Initially, the web was relatively small, comprising just a few hundred million pages. We embarked on the task of mapping it out, marking the dawn of what we now refer to as "network science." Once we delved deeper into the structure of the World Wide Web, we discovered that the degree distribution—the number of links per node—did not follow the Poisson distribution observed in random networks.

Instead, it adhered to a Power Law distribution. We christened these networks "scale-free networks." In such networks, averages hold no intrinsic meaning—they lack a fixed scale. Every possibility is viable; they are truly scale-free. Most real networks do not arise from connecting preexisting nodes; instead, they grow organically, starting with a single node and expanding gradually. Consider the World Wide Web: In 1991, it consisted of just one solitary web page.

How did we reach the trillion-plus pages we have today? A new webpage was created and linked to the initial page, followed by additional pages linking to existing ones. Each time a webpage was added and connected to others, new nodes were incorporated into the World Wide Web. The network evolved and grew, forming one node at a time.

Networks are not static entities with a fixed number of nodes that need to be interconnected; they are dynamic and continually evolving. They expand through growth. Sometimes it takes decades, such as the World Wide Web's 20-year journey to its current size, or even billions of years, like the subcellular networks that have acquired their current complexity over four billion years.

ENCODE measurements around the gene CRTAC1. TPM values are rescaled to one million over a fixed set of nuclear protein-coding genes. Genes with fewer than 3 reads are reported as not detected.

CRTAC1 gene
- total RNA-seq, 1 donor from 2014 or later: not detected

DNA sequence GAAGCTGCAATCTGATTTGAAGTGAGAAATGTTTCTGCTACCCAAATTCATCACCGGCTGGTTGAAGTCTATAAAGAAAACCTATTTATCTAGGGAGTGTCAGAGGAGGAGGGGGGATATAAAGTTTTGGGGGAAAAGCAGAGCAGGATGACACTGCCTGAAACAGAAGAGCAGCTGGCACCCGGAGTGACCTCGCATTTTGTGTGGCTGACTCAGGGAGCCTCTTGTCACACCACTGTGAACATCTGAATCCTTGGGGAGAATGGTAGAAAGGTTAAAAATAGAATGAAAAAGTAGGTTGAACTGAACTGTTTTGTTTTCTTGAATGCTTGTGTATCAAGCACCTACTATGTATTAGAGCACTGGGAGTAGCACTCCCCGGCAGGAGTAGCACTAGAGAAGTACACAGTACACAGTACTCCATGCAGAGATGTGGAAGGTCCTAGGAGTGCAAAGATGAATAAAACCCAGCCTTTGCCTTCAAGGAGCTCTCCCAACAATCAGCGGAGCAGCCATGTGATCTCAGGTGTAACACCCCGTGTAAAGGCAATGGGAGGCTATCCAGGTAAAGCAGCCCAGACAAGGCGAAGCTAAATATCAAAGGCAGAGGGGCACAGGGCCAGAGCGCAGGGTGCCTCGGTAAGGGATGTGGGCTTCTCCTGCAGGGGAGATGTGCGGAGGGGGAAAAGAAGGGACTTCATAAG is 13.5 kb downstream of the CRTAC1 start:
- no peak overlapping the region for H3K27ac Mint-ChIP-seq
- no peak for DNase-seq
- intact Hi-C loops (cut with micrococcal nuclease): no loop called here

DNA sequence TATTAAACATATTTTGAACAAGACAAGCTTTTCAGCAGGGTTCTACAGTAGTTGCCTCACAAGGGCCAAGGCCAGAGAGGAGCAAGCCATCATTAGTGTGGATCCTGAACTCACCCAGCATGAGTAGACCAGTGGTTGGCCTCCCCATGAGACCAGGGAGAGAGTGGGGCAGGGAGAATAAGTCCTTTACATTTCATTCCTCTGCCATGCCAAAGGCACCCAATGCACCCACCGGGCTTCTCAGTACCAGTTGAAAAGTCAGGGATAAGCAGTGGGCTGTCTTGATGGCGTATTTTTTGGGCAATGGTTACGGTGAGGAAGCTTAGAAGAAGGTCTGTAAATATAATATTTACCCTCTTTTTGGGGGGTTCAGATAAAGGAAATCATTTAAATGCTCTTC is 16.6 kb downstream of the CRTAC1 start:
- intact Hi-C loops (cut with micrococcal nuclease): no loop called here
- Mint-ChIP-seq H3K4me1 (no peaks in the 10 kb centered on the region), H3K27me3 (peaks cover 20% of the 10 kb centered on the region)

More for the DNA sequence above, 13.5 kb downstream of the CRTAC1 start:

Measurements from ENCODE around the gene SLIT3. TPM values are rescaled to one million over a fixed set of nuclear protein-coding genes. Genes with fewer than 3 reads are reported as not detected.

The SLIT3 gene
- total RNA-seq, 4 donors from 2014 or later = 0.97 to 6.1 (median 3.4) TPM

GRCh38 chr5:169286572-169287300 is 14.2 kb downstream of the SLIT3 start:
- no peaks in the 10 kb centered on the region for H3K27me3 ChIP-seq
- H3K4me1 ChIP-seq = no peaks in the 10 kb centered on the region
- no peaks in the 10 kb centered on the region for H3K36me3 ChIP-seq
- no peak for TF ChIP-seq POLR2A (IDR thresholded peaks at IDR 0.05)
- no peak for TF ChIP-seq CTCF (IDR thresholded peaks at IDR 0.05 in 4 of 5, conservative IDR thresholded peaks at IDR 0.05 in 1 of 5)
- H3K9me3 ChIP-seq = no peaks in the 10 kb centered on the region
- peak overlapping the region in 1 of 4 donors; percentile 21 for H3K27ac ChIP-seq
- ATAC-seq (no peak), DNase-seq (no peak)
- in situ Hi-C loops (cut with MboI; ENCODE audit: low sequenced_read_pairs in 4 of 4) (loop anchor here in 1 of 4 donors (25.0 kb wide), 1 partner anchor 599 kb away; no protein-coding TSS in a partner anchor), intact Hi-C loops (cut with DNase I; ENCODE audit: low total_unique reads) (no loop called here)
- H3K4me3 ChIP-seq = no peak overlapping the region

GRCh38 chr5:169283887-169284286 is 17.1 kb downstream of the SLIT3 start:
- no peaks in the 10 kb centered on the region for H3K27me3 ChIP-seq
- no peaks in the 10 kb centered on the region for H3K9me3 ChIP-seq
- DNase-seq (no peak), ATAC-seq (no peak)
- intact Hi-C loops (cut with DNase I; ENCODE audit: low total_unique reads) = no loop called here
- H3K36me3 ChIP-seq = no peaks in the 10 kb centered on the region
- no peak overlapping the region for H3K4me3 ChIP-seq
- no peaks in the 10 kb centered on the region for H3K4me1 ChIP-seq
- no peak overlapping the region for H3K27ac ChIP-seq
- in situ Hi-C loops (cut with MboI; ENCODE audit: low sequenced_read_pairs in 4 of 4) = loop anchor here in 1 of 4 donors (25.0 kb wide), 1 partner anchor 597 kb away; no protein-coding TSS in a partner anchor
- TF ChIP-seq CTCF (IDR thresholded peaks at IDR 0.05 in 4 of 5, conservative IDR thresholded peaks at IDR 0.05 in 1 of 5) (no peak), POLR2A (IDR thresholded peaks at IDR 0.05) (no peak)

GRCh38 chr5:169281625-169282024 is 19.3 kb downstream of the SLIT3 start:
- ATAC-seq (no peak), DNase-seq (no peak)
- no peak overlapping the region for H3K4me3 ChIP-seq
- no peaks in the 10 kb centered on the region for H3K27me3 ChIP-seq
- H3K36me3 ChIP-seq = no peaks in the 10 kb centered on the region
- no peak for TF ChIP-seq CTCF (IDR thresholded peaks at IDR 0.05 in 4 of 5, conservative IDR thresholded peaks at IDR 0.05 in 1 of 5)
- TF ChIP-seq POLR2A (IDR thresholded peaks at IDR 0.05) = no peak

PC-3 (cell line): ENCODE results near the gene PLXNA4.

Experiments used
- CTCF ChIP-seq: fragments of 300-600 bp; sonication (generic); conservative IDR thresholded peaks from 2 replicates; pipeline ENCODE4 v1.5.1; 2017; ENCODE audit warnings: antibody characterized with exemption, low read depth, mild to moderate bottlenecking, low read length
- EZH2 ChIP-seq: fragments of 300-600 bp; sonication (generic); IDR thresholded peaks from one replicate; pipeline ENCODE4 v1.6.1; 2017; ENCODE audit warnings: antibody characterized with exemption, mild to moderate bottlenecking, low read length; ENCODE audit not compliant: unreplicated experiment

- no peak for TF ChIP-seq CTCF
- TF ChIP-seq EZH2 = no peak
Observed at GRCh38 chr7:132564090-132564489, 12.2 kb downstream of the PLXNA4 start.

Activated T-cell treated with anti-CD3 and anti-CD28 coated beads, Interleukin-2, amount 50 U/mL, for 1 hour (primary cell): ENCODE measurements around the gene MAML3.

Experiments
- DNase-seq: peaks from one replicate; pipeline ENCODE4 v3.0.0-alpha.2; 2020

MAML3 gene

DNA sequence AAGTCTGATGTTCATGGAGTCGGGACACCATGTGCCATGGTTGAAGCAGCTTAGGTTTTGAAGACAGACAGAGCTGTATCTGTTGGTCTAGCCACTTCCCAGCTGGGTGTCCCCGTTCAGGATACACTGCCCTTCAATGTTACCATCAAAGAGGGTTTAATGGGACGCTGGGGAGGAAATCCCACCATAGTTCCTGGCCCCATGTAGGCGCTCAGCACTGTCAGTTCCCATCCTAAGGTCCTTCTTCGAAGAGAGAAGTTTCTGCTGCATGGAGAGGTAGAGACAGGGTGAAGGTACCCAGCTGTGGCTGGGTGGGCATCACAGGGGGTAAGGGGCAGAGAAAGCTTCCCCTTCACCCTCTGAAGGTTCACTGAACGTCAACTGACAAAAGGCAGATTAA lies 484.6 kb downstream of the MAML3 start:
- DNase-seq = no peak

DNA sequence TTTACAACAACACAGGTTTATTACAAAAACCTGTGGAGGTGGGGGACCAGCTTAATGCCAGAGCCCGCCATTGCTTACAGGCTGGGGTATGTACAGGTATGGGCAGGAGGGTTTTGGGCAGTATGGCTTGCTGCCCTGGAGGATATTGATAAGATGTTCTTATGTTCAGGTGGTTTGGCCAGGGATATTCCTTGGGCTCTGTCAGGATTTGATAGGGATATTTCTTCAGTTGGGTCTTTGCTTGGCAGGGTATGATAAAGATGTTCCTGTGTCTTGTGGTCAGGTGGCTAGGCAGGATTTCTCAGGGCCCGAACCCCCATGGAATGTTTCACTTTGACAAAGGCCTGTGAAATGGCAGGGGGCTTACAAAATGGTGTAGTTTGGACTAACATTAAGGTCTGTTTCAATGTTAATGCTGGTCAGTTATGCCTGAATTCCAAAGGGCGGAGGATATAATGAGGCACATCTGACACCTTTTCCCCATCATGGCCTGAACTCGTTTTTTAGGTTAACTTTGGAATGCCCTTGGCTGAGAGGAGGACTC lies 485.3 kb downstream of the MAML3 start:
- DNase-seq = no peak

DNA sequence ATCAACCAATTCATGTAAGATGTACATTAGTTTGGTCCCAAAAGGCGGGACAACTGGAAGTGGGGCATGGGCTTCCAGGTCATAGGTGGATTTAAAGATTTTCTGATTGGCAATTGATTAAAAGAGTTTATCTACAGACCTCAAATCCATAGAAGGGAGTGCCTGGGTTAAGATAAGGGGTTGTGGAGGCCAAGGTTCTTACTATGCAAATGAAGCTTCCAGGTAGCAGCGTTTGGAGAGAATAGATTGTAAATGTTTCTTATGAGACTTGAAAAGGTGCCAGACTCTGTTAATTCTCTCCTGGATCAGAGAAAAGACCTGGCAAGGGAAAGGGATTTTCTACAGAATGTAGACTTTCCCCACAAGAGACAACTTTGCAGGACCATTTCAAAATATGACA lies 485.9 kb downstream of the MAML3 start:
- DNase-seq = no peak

In the context of the World Wide Web, it became apparent that connections were not random. Instead, we connected to what we knew. We linked to Google, Facebook, and other major webpages that were familiar to us. We gravitated toward the more connected pages, exhibiting a bias in our connection patterns. We formalized this observation through the concept of "preferential attachment." When we combined growth with preferential attachment, the power laws emerged naturally from the model. Suddenly, hubs emerged, and we witnessed the same statistical characteristics and architecture observed in the World Wide Web.

We extended our investigations to encompass other domains, such as metabolic networks within cells, protein interactions, and even the intricate connections among actors in Hollywood. In all these systems, we observed scale-free networks, a departure from randomness, and the emergence of hubs. This realization led us to conclude that complex systems across various domains follow a universal architecture.

It is important to note that network science does not provide the definitive answer to all scientific inquiries. However, it serves as an indispensable path if we seek to comprehend the intricacies of complex systems arising from the interactions of numerous components. Presently, we do not possess separate theories for social networks, biological networks, and the World Wide Web. Instead, we embrace network science, a unifying framework that encapsulates them all.

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Myke & Amy